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Cisco and Microsoft Can't Communicate
No love is lost between Cisco Systems Inc. and Microsoft Corp. in the race to dominate the unified communications market. For the last several years, the two have been locked in a bitter battle over technologies, products and market share in this emerging segment. Once again, Cisco is looking to blunt its rival's advances by challenging Microsoft's acquisition of Skype.
Cisco yesterday asked the powerful European Commission to again review�Microsoft's $8.5 billion acquisition of Skype, claiming the regulatory court erred when it approved the deal following the 2011 acquisition.
Observers say Cisco isn't really interested in overturning the acquisition, but rather in having European regulators force Microsoft to open its protocols and provide better integration with Cisco's Telepresence and video-conferencing products.
Cisco claims its Telepresence products -- technology that emulates real-world meetings through expensive HD video and audio equipment -- is a strong revenue-generator, and its collaboration unit is a billion-dollar business. However, last year, Cisco saw a steep drop in video-conferencing sales as competitors fielded "good enough" alternatives.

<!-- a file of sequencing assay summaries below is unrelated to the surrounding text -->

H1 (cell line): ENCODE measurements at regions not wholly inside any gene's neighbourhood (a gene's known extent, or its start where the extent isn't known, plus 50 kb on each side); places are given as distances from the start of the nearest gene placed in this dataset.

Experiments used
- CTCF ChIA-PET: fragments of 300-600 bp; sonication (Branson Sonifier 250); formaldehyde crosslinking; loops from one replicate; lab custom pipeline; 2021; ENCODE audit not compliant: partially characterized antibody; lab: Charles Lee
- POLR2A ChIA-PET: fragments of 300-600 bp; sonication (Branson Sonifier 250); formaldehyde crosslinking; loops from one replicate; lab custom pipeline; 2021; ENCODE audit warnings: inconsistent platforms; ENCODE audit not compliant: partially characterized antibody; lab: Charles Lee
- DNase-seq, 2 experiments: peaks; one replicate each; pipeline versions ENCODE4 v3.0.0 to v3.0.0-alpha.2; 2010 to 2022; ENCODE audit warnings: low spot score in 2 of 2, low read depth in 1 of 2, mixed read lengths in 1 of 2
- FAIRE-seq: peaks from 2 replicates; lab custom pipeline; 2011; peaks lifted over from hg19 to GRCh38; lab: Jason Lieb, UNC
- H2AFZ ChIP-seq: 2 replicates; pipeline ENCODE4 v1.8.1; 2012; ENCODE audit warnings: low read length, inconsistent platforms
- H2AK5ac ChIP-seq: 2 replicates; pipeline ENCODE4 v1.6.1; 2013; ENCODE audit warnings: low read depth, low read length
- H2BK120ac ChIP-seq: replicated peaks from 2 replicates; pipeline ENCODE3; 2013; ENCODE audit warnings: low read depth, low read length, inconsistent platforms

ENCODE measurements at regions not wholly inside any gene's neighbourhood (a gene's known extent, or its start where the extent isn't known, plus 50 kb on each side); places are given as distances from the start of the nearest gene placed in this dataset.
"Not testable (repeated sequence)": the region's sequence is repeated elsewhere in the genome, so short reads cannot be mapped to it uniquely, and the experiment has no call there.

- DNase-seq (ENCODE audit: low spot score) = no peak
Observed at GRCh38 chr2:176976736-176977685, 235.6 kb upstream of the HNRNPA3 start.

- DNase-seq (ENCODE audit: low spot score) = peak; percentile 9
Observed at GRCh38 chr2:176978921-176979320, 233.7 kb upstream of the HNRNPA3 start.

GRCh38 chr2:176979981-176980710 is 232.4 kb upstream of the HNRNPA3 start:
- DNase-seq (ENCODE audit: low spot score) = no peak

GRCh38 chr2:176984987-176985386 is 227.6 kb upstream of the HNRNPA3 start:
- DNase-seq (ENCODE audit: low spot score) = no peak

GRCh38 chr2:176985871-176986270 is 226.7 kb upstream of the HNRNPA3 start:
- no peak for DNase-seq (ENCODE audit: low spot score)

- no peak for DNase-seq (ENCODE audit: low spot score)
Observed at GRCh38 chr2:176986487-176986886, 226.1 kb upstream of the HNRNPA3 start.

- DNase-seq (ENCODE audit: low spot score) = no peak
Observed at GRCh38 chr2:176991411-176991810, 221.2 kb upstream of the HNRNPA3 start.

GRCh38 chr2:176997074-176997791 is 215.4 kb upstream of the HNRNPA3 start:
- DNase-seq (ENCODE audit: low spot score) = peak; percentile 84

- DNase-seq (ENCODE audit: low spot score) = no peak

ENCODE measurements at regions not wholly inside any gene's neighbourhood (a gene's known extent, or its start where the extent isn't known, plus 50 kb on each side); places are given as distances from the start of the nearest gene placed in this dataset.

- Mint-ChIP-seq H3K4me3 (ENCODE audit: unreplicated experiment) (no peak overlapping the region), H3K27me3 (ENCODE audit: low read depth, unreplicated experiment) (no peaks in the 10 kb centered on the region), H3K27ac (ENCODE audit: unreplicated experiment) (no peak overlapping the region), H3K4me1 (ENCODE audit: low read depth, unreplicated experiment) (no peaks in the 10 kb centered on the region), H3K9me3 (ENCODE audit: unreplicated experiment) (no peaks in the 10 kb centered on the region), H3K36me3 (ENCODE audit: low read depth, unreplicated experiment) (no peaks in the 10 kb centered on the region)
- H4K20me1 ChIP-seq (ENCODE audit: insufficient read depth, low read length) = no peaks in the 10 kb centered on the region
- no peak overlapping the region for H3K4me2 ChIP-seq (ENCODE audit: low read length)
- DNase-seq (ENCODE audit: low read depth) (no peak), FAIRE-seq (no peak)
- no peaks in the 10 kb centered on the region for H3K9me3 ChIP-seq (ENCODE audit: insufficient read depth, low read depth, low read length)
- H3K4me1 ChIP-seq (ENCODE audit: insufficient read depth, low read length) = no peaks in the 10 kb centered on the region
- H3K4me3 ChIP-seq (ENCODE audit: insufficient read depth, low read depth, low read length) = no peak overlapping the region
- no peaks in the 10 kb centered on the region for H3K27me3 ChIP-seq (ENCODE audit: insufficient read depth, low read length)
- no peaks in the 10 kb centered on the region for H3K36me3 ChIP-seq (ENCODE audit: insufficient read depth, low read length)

Worse for Cisco (which pegged telepresence as the technology to replace revenue for its declining commoditized products): All video-conference players -- including those from Avaya Inc., Polycom Inc., LifeSize -- have seen growth blunted by free alternatives and consumer products, such as Skype.
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